Just for spite, Bonnie came back in March in her legendary pro-modified “Fatal Attraction” to win the whole shebang and enter history as the first woman to take the Budweiser Cup. Several other families are notable among the regular participants, particularly the Chessers. Patriarchs Leonard and Lonnie Chesser are renowned drivers and buggy makers; nephew Eddie is a seven-time world champ in his Hi Tech “Redneck”; and cousin Amy is a Cracklin’ Jack’s waitress who spends her tips on the upkeep of her four-wheel drive “Dat’s It.”

All day long, during both the preliminary Saturday trials and the Sunday cup races, the same scene plays out: Vehicles roll out of the chaotic pine-tree pits, their helmeted drivers perched like human cannonballs well in front of the skinny front wheels, and take their places across from a man with a checkered flag. A bellow reaches thunderstorm levels as the engines are revved and the buggies are evened at the starting line.

The actual “track” is called the Mile O’ Mud, and it is a sludge-bottomed figure eight, covered by 18 inches or more of water-the sort of oily, hot stillwater you see murking about in today’s Collier County roadside ditches. In several spots, however — known in swamp jargon as “sippy holes” — the depth sinks to six feet or more. This causes the slower vehicles to momentarily disappear, then re-emerge, banging and clanging each other, sometimes even getting entangled together, unable to shake loose. Drivers are urged to inspect the Mile O’ Mud before the race-to make sure the conditions are as bad as possible! The announcer keeps warning everyone about the “gator who lives in there”; but clearly, any crocodilian in the vicinity has already been turned into a purse.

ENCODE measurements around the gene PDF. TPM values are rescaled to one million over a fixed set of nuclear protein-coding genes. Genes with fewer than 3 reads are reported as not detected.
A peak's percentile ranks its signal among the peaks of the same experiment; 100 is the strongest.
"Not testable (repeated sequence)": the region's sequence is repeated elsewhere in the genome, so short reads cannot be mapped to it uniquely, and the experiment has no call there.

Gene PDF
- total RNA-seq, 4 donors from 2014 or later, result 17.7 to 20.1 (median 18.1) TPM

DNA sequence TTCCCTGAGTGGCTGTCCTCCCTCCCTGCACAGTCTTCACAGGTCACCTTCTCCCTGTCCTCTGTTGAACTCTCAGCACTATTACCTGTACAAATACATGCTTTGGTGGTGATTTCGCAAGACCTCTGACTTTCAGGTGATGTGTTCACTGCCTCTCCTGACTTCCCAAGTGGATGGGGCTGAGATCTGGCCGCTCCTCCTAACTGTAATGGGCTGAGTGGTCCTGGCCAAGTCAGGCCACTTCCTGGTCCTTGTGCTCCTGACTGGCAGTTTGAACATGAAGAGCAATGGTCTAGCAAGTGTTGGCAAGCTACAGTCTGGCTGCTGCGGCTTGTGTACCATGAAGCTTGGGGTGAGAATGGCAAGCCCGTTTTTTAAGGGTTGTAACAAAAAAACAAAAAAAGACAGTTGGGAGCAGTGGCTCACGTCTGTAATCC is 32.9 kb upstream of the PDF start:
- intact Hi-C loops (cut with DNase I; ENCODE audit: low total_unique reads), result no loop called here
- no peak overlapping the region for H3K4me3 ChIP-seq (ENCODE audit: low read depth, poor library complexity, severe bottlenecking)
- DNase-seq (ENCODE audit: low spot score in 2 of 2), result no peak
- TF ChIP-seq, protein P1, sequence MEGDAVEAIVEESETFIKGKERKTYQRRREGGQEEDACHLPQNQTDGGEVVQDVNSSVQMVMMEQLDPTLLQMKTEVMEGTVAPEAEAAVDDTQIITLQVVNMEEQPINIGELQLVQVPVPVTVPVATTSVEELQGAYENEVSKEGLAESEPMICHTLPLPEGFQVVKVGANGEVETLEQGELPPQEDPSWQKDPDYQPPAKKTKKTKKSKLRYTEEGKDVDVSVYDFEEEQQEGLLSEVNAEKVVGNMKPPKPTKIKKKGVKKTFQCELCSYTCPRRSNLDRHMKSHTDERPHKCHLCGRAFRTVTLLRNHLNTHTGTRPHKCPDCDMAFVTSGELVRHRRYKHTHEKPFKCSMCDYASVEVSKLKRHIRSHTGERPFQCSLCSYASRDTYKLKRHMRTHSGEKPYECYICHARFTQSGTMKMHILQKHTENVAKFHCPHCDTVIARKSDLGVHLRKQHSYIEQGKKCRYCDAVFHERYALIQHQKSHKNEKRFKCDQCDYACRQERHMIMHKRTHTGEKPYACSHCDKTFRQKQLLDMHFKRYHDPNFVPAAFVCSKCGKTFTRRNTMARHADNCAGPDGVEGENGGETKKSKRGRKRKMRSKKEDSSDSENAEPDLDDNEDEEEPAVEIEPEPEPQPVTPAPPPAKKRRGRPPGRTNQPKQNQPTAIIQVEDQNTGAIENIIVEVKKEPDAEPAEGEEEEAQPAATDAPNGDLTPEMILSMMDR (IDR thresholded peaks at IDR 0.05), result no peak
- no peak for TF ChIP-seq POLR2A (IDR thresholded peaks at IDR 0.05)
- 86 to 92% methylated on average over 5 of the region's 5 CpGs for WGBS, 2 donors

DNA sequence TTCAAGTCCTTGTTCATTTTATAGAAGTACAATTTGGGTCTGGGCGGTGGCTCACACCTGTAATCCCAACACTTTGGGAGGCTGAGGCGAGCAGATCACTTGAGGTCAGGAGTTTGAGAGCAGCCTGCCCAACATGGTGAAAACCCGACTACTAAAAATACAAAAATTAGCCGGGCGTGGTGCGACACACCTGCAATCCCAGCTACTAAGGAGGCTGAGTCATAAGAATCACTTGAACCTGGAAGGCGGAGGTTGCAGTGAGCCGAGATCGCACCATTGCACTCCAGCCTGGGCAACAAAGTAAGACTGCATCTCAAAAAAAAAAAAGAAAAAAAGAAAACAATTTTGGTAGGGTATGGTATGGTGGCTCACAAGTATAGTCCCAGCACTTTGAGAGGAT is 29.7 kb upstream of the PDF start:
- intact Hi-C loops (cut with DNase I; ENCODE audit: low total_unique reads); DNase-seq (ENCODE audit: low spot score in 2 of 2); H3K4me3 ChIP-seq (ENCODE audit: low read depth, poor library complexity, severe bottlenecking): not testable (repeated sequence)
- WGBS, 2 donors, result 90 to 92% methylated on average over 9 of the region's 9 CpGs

When the flagman shakes the banner, NASCAR on mudwater begins. The faster vehicles, tearing around the course at speeds approaching 90 mph, just glide right over the sippy holes, sending huge walls of water high into the air, misting the atmosphere as they careen around the turns, sometimes thrilling the crowd with two wheels high in the air, white foam in their wakes. Slower buggies, with names like “Frog Spit” and “Rain Man,” chug and bob along in aggressive packs until someone breaks free and earns the checkered flag. Soaked, eyes stinging from gas air, nasty swamp water up the nose, the winning drivers roll back to the pits, arm outstretched to grab a trophy along the way.